It’s January, which usually means it’s time to set some annual goals. These annual goals aren’t a New Year’s Resolution; they are specific goals in your life to strive for or make changes in. When setting annual goals, you want to set no more than 12 goals for the entire year and focus on accomplishing three goals per quarter. The way you write your goals will play a key role in whether you meet your goals. The SMART method will help you effectively approach reaching your goals. The SMART acronym stands for:
- Specific – Increase the chances of accomplishing the goals by making sure they’re well-defined. Determine the who, what, where, when, and why.
- Measurable – Develop criteria for measuring progress towards your goals. Detail the key indicators that will help you decide if and when you reach your destination by quantifying them.
- Achievable – Create attainable and achievable goals by ensuring that you have the skills and resources to reach the goal.
- Relevant – Align your goals with the overall objective of your long-term goals.
- Time-Bound – Give yourself a deadline for reaching your goal to provide a sense of urgency and the opportunity to schedule the steps your plan to take to achieve the goal.
Using the SMART method, you should be aiming to spread out your goals over different portions of your life. You will want some to be personal goals, some to be professional, and others to be aligned with your business or job.
We are all familiar with setting personal goals. It’s probably a safe bet to say that most already have a list put together. A few common examples include losing weight, eating healthy, or going back to the gym. Perhaps you want to read more or write a journal. Others could be getting a certain amount of hours of sleep or walking daily. Look at your daily life and decide if there are any areas that you would like to improve. Once you identify those areas, you can ask yourself how to make positive change.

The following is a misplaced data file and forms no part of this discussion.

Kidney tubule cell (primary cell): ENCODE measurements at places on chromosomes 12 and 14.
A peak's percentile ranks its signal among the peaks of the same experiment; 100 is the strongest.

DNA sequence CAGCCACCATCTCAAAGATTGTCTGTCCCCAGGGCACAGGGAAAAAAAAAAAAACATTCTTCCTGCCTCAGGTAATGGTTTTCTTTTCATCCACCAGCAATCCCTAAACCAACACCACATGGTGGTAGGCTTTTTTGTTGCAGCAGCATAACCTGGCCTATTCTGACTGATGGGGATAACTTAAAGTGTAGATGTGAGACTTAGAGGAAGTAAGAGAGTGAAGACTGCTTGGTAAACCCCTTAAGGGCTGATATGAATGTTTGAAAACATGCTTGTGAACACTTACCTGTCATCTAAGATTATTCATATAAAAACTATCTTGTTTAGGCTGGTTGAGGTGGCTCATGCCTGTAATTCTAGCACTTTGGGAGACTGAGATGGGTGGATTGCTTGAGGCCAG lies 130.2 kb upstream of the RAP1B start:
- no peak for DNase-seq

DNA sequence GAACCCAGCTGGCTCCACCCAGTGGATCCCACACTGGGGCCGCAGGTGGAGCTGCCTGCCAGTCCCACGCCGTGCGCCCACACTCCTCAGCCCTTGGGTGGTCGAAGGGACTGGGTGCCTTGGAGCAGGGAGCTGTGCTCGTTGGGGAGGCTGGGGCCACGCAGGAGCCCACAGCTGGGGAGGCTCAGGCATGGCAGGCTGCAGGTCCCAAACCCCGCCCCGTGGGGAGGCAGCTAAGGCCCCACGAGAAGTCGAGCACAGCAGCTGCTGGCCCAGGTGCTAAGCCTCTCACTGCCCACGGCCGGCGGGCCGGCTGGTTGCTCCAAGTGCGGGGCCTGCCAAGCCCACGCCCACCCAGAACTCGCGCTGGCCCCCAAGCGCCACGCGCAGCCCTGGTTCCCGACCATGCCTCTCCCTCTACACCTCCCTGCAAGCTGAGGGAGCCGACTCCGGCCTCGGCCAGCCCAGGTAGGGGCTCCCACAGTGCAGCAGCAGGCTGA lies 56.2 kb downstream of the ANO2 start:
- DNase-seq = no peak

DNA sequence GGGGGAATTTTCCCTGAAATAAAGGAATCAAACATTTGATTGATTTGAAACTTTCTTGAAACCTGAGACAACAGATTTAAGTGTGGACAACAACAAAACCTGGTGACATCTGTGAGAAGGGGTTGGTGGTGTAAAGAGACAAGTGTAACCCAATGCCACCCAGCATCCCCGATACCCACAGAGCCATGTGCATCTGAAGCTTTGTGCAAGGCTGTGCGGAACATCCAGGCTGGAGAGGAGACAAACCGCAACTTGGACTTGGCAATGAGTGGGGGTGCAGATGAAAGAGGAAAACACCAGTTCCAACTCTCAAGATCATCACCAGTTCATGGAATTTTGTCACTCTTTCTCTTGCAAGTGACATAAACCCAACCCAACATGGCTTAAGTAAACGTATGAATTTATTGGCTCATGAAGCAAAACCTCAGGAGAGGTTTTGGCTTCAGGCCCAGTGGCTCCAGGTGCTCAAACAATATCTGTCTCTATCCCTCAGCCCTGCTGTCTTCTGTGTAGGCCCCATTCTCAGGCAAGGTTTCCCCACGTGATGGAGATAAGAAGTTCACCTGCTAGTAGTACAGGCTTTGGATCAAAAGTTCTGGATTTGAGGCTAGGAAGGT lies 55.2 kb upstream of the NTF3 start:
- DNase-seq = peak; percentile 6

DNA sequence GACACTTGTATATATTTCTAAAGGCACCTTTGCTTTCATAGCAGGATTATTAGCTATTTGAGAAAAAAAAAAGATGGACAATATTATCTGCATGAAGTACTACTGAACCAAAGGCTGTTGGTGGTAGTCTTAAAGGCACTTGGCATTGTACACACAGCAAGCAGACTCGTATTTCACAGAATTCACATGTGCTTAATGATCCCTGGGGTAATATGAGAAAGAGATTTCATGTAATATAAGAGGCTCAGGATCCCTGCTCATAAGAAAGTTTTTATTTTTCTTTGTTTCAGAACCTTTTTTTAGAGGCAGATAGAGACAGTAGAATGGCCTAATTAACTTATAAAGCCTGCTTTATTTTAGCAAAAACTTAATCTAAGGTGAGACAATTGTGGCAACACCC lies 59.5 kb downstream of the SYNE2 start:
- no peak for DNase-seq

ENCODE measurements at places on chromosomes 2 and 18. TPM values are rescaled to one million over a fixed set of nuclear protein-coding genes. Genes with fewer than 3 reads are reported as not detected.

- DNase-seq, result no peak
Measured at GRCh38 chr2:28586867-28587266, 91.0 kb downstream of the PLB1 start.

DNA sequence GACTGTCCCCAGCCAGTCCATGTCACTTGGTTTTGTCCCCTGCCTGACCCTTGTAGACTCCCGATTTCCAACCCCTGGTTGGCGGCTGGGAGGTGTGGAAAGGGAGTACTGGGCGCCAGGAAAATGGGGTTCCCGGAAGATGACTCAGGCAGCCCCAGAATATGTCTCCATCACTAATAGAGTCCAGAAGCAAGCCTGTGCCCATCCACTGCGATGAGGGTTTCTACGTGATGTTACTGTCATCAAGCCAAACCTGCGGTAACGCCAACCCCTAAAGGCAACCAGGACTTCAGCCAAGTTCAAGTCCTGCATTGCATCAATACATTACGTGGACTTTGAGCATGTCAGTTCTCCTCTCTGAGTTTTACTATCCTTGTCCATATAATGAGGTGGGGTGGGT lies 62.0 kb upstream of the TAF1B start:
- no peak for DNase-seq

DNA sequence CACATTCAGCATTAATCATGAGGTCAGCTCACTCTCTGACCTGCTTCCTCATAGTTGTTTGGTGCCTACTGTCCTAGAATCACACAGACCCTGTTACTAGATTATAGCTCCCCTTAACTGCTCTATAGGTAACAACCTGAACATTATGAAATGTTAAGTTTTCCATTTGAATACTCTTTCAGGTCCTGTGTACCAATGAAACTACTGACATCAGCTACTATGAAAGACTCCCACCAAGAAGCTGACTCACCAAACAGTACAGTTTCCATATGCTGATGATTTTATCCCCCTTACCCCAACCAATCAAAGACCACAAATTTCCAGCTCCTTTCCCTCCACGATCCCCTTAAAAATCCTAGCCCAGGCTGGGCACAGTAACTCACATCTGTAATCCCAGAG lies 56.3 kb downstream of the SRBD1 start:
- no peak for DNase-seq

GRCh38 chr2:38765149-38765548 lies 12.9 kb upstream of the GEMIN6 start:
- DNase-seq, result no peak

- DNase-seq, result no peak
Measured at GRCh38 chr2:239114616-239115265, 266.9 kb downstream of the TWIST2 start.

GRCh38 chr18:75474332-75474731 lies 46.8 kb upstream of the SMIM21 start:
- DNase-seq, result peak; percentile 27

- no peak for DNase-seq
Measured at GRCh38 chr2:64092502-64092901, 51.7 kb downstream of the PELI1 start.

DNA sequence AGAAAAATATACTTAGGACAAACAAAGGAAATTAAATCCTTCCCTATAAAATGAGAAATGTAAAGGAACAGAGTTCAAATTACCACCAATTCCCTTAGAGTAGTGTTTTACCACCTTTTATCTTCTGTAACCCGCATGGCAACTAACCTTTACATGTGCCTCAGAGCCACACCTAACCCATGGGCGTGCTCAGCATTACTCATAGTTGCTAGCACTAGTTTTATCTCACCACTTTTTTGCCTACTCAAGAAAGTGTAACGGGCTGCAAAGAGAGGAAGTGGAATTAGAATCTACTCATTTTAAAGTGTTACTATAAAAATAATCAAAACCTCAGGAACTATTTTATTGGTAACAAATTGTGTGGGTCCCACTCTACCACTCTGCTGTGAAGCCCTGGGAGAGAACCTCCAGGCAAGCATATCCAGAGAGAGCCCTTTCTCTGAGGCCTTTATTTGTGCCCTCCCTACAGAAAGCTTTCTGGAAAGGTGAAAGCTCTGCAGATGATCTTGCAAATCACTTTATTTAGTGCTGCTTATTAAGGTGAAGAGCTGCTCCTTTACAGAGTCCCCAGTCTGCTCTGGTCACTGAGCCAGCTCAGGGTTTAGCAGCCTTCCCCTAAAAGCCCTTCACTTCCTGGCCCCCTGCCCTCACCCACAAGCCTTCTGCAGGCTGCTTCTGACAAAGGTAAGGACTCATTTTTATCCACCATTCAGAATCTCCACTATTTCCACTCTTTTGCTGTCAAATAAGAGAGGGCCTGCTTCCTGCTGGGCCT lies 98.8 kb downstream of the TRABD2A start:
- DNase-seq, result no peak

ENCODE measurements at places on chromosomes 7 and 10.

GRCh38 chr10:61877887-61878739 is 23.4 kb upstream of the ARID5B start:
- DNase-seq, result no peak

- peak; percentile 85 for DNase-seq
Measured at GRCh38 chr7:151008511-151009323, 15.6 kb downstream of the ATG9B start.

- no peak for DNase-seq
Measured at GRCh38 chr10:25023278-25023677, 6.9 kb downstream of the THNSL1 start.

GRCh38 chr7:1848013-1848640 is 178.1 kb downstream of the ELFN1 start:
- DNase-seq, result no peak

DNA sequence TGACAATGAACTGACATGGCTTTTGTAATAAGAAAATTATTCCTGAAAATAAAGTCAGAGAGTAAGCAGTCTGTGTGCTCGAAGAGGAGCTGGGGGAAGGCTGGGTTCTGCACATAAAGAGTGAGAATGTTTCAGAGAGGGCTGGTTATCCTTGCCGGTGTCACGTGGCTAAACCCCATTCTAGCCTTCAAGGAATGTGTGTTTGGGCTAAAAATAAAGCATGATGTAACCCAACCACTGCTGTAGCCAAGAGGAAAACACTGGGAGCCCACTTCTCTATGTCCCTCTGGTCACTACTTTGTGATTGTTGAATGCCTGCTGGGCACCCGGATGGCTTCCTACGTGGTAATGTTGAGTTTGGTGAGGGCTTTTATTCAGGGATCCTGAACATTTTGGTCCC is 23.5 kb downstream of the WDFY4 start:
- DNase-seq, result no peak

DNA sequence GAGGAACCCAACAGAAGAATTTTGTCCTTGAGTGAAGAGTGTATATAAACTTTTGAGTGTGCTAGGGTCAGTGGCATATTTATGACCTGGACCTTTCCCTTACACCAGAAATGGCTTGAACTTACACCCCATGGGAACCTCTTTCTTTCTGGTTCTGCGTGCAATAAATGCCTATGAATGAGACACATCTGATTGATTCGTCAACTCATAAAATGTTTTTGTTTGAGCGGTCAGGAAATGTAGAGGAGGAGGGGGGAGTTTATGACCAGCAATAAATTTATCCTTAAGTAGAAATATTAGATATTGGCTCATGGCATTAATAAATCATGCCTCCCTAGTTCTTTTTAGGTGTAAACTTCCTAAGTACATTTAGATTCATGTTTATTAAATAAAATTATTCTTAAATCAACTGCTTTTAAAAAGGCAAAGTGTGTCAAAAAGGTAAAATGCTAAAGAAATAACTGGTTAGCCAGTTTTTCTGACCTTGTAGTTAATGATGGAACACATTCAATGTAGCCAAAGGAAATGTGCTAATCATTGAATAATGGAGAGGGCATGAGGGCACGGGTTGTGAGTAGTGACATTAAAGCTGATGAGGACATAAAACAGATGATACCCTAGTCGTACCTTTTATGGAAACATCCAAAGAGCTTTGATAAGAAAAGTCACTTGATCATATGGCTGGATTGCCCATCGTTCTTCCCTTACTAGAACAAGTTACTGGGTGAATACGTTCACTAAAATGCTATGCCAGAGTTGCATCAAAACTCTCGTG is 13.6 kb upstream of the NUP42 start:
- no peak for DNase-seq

When I say professional goals, I am focusing on individual professional development. These goals could be considered personal, except that they are aimed towards growth within your career. Perhaps there is a certification or specialized training that you want to acquire. A common goal could be to join a professional network or group or to find a mentor to aid in your growth. We all have long-term professional goals; where do you see yourself in 1 year, five years, etc. Break down the steps you will need to take to reach those lofty long-term goals. Those will become your annual professional goals.
We should also be setting goals for our businesses. You don’t need to be a business owner or department manager to set these goals; we all have some area of a business that we oversee. Treat those no differently and set some goals. This is where you can define how you can help the company achieve its overall objectives. Identify the work you do and how it fits into the company goals. A typical company goal with safety might be geared towards OSHA rates and injuries. Once the company goal is clear, you will have to ask yourself what you could do to help achieve that goal. There are always parts to a whole, and everyone pitches in to help achieve company goals.
Taking time to think through and set annual goals will keep you motivated throughout the year. Work each goal through the SMART acronym focusing on being specific and measurable. Those two parts of the SMART method provide the road map to success. Once you know the smaller steps you need to take to reach the goal, you will work those into your weekly and daily schedules. A great quote by Michael Hyatt is, “What gets scheduled gets done.” Write down your goals using the SMART method and look at them every Monday. By doing so, you are more likely to work in the small steps needed to achieve your goals in your daily schedule. Let’s make 2022 the year of growth!